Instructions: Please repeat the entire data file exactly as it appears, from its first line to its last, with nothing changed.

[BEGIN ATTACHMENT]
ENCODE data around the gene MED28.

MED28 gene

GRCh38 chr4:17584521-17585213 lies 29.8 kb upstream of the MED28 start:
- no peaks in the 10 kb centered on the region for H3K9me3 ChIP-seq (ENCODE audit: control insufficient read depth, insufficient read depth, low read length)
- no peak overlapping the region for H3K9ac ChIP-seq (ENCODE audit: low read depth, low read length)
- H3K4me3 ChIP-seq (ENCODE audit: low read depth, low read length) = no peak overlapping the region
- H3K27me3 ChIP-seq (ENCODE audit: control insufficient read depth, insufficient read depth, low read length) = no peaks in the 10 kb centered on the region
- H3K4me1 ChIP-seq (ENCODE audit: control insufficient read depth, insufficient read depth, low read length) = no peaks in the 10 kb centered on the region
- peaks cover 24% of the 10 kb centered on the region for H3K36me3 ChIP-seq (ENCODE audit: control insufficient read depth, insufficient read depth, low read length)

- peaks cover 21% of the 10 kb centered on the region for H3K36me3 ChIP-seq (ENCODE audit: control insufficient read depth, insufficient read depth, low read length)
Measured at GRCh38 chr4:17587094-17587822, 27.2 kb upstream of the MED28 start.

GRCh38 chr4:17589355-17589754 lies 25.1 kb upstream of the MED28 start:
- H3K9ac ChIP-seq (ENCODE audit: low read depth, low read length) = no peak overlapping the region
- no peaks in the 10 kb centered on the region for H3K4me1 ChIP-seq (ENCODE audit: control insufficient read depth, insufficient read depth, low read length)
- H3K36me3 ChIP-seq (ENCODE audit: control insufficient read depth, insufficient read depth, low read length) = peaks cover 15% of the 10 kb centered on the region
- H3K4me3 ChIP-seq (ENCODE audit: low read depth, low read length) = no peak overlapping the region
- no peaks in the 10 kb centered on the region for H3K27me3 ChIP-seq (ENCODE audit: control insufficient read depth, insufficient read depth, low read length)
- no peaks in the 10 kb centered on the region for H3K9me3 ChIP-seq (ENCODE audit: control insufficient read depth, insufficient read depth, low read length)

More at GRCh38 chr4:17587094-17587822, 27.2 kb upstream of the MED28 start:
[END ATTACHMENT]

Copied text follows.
ENCODE data around the gene MED28.

MED28 gene

GRCh38 chr4:17584521-17585213 lies 29.8 kb upstream of the MED28 start:
- no peaks in the 10 kb centered on the region for H3K9me3 ChIP-seq (ENCODE audit: control insufficient read depth, insufficient read depth, low read length)
- no peak overlapping the region for H3K9ac ChIP-seq (ENCODE audit: low read depth, low read length)
- H3K4me3 ChIP-seq (ENCODE audit: low read depth, low read length) = no peak overlapping the region
- H3K27me3 ChIP-seq (ENCODE audit: control insufficient read depth, insufficient read depth, low read length) = no peaks in the 10 kb centered on the region
- H3K4me1 ChIP-seq (ENCODE audit: control insufficient read depth, insufficient read depth, low read length) = no peaks in the 10 kb centered on the region
- peaks cover 24% of the 10 kb centered on the region for H3K36me3 ChIP-seq (ENCODE audit: control insufficient read depth, insufficient read depth, low read length)

- peaks cover 21% of the 10 kb centered on the region for H3K36me3 ChIP-seq (ENCODE audit: control insufficient read depth, insufficient read depth, low read length)
Measured at GRCh38 chr4:17587094-17587822, 27.2 kb upstream of the MED28 start.

GRCh38 chr4:17589355-17589754 lies 25.1 kb upstream of the MED28 start:
- H3K9ac ChIP-seq (ENCODE audit: low read depth, low read length) = no peak overlapping the region
- no peaks in the 10 kb centered on the region for H3K4me1 ChIP-seq (ENCODE audit: control insufficient read depth, insufficient read depth, low read length)
- H3K36me3 ChIP-seq (ENCODE audit: control insufficient read depth, insufficient read depth, low read length) = peaks cover 15% of the 10 kb centered on the region
- H3K4me3 ChIP-seq (ENCODE audit: low read depth, low read length) = no peak overlapping the region
- no peaks in the 10 kb centered on the region for H3K27me3 ChIP-seq (ENCODE audit: control insufficient read depth, insufficient read depth, low read length)
- no peaks in the 10 kb centered on the region for H3K9me3 ChIP-seq (ENCODE audit: control insufficient read depth, insufficient read depth, low read length)

More at GRCh38 chr4:17587094-17587822, 27.2 kb upstream of the MED28 start: